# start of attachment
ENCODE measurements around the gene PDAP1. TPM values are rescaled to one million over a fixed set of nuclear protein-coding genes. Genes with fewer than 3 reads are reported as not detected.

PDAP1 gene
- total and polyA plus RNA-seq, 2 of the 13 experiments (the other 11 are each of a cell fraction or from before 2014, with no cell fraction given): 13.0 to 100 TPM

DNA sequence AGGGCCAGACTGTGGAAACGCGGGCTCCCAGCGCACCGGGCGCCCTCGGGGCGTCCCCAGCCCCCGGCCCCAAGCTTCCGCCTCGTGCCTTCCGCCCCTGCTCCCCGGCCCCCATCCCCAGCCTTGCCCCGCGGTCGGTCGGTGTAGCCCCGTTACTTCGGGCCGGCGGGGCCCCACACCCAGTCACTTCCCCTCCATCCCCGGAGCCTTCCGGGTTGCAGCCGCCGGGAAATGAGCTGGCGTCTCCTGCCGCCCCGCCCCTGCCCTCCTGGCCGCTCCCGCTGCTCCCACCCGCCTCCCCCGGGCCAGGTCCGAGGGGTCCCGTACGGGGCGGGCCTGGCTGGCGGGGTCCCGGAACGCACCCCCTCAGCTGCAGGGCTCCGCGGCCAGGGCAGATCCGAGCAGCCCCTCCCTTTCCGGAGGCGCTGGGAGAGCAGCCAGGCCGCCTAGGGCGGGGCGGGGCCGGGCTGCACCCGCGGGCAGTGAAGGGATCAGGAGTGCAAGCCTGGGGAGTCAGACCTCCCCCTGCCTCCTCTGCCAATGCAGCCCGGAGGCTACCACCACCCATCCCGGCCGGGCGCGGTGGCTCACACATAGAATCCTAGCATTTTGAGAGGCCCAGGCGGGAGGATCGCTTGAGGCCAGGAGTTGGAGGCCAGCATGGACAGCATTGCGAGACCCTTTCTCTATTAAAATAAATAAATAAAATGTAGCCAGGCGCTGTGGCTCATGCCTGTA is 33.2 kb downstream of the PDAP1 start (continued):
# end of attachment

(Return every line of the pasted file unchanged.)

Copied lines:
ENCODE measurements around the gene PDAP1. TPM values are rescaled to one million over a fixed set of nuclear protein-coding genes. Genes with fewer than 3 reads are reported as not detected.

PDAP1 gene
- total and polyA plus RNA-seq, 2 of the 13 experiments (the other 11 are each of a cell fraction or from before 2014, with no cell fraction given): 13.0 to 100 TPM

DNA sequence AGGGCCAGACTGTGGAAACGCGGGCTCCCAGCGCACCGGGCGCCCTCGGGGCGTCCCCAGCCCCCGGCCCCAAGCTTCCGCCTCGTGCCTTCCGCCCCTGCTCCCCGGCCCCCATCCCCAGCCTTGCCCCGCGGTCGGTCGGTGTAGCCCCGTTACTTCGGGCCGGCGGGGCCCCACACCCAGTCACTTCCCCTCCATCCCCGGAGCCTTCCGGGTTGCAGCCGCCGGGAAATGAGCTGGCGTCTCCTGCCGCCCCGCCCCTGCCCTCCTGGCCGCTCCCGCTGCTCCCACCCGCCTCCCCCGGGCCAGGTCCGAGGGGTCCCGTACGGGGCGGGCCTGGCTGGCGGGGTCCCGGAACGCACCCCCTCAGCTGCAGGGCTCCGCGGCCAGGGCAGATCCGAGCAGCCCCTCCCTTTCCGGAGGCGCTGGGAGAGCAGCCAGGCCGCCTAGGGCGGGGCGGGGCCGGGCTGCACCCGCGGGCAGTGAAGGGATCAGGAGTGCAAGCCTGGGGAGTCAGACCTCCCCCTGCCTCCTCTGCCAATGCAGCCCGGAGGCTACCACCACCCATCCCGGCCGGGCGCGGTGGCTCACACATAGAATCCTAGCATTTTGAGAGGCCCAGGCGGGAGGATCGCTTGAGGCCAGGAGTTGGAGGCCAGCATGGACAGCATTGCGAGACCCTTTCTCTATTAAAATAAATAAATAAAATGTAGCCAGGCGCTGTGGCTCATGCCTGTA is 33.2 kb downstream of the PDAP1 start (continued):